Augmented reality, an enhanced form of virtual reality, is a means of making learning, which is usually 2-Dimensional, 3-Dimensional. Described simply as the digital display of information on the things that surround us, AR blends technology with real life by allowing developers and users to create an overlay of digital information onto a material thing. By superimposing a digital image onto a physical surface, this form of technology can enrich the way students view subjects such as biology and physiology, and can allow for a more realistic understanding of subjects through visual representation.
So what is so great about virtual reality, and what can it bring to a distance learning environment that traditional learning software cannot? The following are 6 ways in which virtual reality could be indispensable in the online classroom:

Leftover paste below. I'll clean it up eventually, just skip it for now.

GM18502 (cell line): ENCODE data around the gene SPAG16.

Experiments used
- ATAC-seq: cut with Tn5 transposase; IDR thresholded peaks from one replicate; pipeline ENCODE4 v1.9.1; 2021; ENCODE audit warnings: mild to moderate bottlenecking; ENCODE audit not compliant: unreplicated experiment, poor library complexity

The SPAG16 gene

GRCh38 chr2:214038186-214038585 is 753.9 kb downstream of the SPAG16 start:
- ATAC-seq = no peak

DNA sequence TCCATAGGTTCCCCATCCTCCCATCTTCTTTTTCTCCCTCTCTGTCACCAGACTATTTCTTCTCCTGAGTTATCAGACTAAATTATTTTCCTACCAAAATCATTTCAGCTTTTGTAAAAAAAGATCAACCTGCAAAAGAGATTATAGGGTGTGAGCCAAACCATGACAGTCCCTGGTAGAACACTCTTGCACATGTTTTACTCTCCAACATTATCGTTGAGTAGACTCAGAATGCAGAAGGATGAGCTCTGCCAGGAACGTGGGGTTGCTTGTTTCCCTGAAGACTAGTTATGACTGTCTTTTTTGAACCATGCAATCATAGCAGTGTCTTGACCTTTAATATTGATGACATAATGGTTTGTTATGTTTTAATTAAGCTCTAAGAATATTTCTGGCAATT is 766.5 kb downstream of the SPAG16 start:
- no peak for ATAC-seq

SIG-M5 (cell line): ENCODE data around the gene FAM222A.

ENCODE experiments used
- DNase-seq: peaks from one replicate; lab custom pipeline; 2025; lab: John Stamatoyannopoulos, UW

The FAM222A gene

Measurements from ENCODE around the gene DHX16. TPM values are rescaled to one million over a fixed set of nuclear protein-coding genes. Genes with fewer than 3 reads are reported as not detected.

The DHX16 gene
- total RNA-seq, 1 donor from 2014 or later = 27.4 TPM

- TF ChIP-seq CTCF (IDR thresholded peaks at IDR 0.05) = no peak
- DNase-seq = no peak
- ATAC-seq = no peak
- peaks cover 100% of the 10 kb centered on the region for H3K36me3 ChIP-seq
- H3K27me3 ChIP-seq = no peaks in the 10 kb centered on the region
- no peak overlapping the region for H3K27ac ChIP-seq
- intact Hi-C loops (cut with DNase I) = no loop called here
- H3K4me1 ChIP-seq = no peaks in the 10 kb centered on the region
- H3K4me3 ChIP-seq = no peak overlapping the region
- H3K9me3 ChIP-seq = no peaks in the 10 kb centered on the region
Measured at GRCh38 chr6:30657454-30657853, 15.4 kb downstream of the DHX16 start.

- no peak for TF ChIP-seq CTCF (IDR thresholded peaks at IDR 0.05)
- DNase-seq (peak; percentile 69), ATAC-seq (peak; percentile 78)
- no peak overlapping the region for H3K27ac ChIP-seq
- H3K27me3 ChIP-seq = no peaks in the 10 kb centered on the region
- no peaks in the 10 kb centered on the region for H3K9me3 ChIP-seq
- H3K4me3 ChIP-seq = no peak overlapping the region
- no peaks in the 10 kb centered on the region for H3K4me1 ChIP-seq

- Expand the roles of the classroom– Whereas a traditional classroom is stationary and doesn’t allow for the hands-on exploration of many topics taught, a virtual environment allows students to physically engage in their learning. Using virtual reality software, the typical classroom could be converted from a lecture hall into a vehicle for travel, allowing students to walk through a historic city or building in history class, or grab and manipulating objects, graphs, or data for a math lesson. With virtual reality, a classroom is no longer simply the place where a teacher talks and attempts to show students how things look outside the walls of the school (or in this case, wherever students may be sitting at their computers), but a medium through which students can interact with and learn from the material of a lesson.